“Offspring” Season 3: Love Connection by Matilda Dixon-Smith

Posted on June 19, 2012

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Australia doesn’t generally do romantic comedies. I don’t know how this affects everyone else but for me, a self-confessed romance addict, it is a great source of vexation. Thank goodness for Debra Oswald, is all I’m saying. Offspring (Wednesdays, 8:30 pm, Channel Ten), a dramedy about a thirty-something obstetrician and her family, is halfway through its third season. As far as I’m concerned it’s a masterpiece, and quite possibly the best thing on TV right now. And yes, it’s a romantic comedy in its purest form.

Nina Proudman (Asher Keddie) is a nutty obstetrician who cavorts around Melbourne—clad in an absurd number of scarves and boho vests—with her wacky family. Offspring follows Nina through trials at work, triumphs and disasters in her love life (of which there are many) and moments of pure madness with the rest of the Proudmans. There’s Nina’s high-maintenance sister Billie (Kat Stewart) and her husband Mick (Eddie Perfect), little brother Jimmy (Richard Davies), who is a complete hopeless case, and the dysfunctional Proudman matriarch and patriarch, Geraldine and Darcy (Linda Cropper and John Waters). There’s also a host of quirky supporting players, including Cherie (Deborah Mailman), a nurse whose relationship to the Proudmans is too complicated to go into, and Dr. Martin Clegg (Lachy Hulme), the idiosyncratic obstetrics head.

The Season 3 cast of “Offspring”!

For two seasons we’ve followed Nina through a string of possible hero-lovers. There was handsome Dr. Chris Havel (Don Hany), Dr. Fraser King (Jay Ryan), Nina’s volatile (and extremely cute) obstetrics student, and now sexy, wounded Dr. Patrick (Matthew Le Nevez). I’m sure he has a last name, but this is of little consequence to my household, where he’s referred to simply as “Dr. Patrick” or “Oh-God-he’s-such-a-babe-I-want-one”.Of course, this is part of the show’s attraction, a feast of gorgeous men who have convenient penchants for removing their shirts. I am constantly surprised that the writers know exactly what a majority of women want out of their fictional hunks. Dr. Patrick, Nina’s current on-off beau, is brooding, passionate, quippy and devastatingly handsome. His foibles give their relationship drama, while his sweetness elicits sighs of wistful contentment from the audience (or, at least, from this audience).

And though there are hunks abound, it’s not really about the hunks, but about Nina’s interactions with the hunks. The writers allow her to have a voracious, self-possessed attitude towards her sex life. Nervy and neurotic though she may be, Nina represents the kind of modern girl who not only submits to her romantic desires, but is inherently liberated and strengthened by them. And when, by the third season, she can’t seem to stick with her man for more than a couple of episodes, we come to understand that Nina is the hero-lover of her own story. It’s a powerful message, made more potent by the fact that Keddie’s presence on screen is utterly breathtaking.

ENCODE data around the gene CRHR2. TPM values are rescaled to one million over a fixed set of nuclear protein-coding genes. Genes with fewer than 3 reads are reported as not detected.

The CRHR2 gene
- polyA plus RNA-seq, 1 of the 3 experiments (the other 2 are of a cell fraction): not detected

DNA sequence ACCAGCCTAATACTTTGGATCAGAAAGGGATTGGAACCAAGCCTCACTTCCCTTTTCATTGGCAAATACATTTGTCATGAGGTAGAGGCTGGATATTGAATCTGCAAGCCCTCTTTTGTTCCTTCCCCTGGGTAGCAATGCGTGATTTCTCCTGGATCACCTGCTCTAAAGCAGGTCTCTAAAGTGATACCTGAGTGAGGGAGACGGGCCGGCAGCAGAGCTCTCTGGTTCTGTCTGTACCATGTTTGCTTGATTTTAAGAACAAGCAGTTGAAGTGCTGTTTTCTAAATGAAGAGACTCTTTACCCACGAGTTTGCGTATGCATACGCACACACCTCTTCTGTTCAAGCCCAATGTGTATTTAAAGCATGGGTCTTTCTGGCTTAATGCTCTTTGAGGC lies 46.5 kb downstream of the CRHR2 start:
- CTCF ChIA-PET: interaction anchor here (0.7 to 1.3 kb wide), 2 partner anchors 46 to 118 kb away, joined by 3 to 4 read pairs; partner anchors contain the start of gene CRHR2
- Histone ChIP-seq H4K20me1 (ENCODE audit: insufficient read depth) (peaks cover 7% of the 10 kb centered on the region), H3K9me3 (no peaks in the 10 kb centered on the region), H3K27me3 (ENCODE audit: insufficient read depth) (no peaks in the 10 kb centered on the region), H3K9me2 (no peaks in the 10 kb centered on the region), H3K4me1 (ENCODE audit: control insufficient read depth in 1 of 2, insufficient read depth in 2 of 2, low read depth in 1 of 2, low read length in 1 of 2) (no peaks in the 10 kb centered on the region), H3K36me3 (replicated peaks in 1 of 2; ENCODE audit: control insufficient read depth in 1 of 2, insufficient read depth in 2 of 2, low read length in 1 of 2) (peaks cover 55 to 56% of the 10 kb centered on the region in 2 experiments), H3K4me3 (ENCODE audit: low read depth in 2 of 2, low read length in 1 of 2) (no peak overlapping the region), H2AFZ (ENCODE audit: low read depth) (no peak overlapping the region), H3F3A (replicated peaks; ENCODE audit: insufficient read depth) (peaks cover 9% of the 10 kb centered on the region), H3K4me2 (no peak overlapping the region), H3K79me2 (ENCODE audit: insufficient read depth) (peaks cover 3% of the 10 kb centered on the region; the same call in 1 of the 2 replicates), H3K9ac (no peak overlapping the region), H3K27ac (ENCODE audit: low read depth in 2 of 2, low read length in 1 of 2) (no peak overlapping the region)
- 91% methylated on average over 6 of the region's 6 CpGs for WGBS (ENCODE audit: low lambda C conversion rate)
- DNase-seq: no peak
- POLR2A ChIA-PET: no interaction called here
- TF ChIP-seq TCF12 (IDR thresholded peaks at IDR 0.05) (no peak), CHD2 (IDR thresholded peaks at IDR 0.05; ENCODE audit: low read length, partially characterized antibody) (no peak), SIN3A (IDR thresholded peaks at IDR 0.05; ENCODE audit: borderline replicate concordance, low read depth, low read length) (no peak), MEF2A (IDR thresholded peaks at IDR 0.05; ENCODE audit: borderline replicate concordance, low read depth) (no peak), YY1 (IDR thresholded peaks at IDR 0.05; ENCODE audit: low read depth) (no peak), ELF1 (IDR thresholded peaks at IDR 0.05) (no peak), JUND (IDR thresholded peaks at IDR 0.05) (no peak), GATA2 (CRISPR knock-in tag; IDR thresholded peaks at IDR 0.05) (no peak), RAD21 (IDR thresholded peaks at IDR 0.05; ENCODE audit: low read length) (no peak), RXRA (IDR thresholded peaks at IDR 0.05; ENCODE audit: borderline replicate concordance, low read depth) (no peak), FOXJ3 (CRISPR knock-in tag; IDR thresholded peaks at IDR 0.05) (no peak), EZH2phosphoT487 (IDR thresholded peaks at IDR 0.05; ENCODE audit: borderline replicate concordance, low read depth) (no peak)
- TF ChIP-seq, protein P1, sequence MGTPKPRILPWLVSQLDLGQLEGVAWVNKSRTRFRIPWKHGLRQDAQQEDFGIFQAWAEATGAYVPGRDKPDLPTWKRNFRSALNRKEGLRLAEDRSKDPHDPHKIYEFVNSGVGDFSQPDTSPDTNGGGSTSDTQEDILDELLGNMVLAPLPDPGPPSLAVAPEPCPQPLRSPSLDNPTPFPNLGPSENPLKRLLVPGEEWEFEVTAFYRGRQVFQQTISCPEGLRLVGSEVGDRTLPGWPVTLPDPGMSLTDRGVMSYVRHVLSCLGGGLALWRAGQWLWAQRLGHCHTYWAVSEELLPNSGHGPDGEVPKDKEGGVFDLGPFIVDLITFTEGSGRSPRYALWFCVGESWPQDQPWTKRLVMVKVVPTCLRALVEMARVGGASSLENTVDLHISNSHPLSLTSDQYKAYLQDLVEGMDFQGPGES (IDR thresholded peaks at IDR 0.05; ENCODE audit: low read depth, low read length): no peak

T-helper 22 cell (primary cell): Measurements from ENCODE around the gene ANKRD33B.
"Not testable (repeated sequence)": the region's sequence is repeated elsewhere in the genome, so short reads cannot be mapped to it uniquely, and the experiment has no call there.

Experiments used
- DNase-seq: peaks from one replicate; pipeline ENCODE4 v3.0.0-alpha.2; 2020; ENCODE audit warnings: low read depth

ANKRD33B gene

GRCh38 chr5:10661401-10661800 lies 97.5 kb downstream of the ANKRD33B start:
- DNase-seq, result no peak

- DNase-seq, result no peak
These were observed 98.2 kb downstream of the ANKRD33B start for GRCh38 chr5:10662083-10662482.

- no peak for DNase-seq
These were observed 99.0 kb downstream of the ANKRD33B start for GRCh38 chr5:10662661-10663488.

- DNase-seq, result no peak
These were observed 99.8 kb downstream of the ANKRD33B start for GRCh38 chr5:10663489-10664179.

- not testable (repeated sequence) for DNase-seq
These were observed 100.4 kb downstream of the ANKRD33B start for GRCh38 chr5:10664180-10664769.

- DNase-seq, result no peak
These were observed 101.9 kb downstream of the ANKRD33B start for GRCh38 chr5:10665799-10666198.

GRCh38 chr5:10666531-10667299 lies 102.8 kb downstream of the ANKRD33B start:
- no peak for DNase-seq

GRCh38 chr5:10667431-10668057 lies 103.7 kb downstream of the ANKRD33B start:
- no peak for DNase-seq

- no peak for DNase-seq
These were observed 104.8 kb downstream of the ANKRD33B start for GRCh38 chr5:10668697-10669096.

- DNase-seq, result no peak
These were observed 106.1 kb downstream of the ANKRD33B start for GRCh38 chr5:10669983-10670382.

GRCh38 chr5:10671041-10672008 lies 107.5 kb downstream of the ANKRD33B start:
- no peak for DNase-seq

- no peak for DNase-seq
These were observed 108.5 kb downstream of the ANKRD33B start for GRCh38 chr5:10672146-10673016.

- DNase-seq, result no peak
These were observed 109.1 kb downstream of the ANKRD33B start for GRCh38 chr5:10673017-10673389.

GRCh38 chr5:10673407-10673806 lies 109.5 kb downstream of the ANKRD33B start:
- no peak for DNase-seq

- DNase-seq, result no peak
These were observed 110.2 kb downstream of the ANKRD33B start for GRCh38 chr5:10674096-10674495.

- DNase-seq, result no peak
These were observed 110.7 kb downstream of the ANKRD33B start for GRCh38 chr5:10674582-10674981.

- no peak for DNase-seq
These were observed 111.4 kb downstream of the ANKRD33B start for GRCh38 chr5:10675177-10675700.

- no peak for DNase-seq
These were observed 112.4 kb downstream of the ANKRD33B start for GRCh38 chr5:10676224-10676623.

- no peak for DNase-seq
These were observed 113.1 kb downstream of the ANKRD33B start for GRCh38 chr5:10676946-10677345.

Nina, rockin’ a classic boho vest/scarf/wide-leg pant combo.

Part of the attraction of a romantic comedy is its uncomplicated nature. It’s easy enough to coast through a story where you know the hero and the heroine will end up together, and that’s all you’re supposed to care about. I believe, though, that the best rom-coms are the ones with a little meat on their bones. In Bridesmaids, Kristen Wiig getting her man is secondary to pulling her disaster of a life together and acting with some agency. The wild and supportive dynamic of the Proudman family elevates Offspring from being just a sudsy drama where men kiss women up against walls and the audience loses bladder control. Instead, the series is an intelligent, perceptive story that is distinctly real.

Debra Oswald, the show’s creator and head writer (and, in my opinion, a national treasure) injects each script with that Oswaldian realism which means no character is left to languish on their laurels. Sometimes things go very badly for these people, and so you mourn for them but at the same time you’re perversely satisfied that it’s a reflection of real life. This is why I could just handle Nina and Patrick’s most recent break up, though I may have shielded my eyes from his smouldering gaze in the process.

Nina and Dr. Patrick.

The show bubbles with humour and honesty. The directors also have a unique appreciation for well-executed slapstick. Keddie has unparalleled prowess in her physical comedy, so Nina fusses and stumbles and gets tangled in her scarves in the most amusing fashion. Apart from anything, the experience of delving into Nina’s life is simply good fun. Offspring expertly balances raw drama and knee-quivering romance. It leads the charge for more Australian film and television makers to mine this untapped genre. It proves that if something is excellent, it shouldn’t matter that it’s a humble romantic comedy. It’s still just really good television.

Do you agree with Matilda? Or is Offspring overated? Tell us in the comments below.

If you’d like to read more of Matilda’s reviews click here.

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Posted in: Television